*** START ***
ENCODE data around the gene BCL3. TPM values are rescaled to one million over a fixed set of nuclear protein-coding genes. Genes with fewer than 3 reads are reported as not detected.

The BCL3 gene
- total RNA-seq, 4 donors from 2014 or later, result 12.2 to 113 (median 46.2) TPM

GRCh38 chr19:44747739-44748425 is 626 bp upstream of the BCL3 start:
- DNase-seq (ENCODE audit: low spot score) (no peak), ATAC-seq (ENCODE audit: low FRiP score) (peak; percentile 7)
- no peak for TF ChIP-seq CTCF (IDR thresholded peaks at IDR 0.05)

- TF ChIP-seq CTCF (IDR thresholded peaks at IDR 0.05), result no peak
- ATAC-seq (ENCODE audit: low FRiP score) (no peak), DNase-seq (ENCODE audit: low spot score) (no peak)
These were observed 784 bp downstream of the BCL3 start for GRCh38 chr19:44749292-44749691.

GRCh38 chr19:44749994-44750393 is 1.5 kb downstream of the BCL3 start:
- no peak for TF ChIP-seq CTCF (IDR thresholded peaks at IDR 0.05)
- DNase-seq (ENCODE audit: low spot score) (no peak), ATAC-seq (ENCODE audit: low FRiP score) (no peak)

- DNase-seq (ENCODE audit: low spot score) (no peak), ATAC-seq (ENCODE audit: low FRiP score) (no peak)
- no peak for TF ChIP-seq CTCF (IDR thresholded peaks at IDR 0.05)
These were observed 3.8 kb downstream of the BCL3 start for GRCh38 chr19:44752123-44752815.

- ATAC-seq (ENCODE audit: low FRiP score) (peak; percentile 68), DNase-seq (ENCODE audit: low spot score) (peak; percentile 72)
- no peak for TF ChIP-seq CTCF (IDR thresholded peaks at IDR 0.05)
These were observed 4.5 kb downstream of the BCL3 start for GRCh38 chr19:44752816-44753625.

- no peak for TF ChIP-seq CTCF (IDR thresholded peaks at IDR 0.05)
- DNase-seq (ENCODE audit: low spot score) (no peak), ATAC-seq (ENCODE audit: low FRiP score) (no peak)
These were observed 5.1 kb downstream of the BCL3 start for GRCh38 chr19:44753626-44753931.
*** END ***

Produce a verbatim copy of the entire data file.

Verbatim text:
ENCODE data around the gene BCL3. TPM values are rescaled to one million over a fixed set of nuclear protein-coding genes. Genes with fewer than 3 reads are reported as not detected.

The BCL3 gene
- total RNA-seq, 4 donors from 2014 or later, result 12.2 to 113 (median 46.2) TPM

GRCh38 chr19:44747739-44748425 is 626 bp upstream of the BCL3 start:
- DNase-seq (ENCODE audit: low spot score) (no peak), ATAC-seq (ENCODE audit: low FRiP score) (peak; percentile 7)
- no peak for TF ChIP-seq CTCF (IDR thresholded peaks at IDR 0.05)

- TF ChIP-seq CTCF (IDR thresholded peaks at IDR 0.05), result no peak
- ATAC-seq (ENCODE audit: low FRiP score) (no peak), DNase-seq (ENCODE audit: low spot score) (no peak)
These were observed 784 bp downstream of the BCL3 start for GRCh38 chr19:44749292-44749691.

GRCh38 chr19:44749994-44750393 is 1.5 kb downstream of the BCL3 start:
- no peak for TF ChIP-seq CTCF (IDR thresholded peaks at IDR 0.05)
- DNase-seq (ENCODE audit: low spot score) (no peak), ATAC-seq (ENCODE audit: low FRiP score) (no peak)

- DNase-seq (ENCODE audit: low spot score) (no peak), ATAC-seq (ENCODE audit: low FRiP score) (no peak)
- no peak for TF ChIP-seq CTCF (IDR thresholded peaks at IDR 0.05)
These were observed 3.8 kb downstream of the BCL3 start for GRCh38 chr19:44752123-44752815.

- ATAC-seq (ENCODE audit: low FRiP score) (peak; percentile 68), DNase-seq (ENCODE audit: low spot score) (peak; percentile 72)
- no peak for TF ChIP-seq CTCF (IDR thresholded peaks at IDR 0.05)
These were observed 4.5 kb downstream of the BCL3 start for GRCh38 chr19:44752816-44753625.

- no peak for TF ChIP-seq CTCF (IDR thresholded peaks at IDR 0.05)
- DNase-seq (ENCODE audit: low spot score) (no peak), ATAC-seq (ENCODE audit: low FRiP score) (no peak)
These were observed 5.1 kb downstream of the BCL3 start for GRCh38 chr19:44753626-44753931.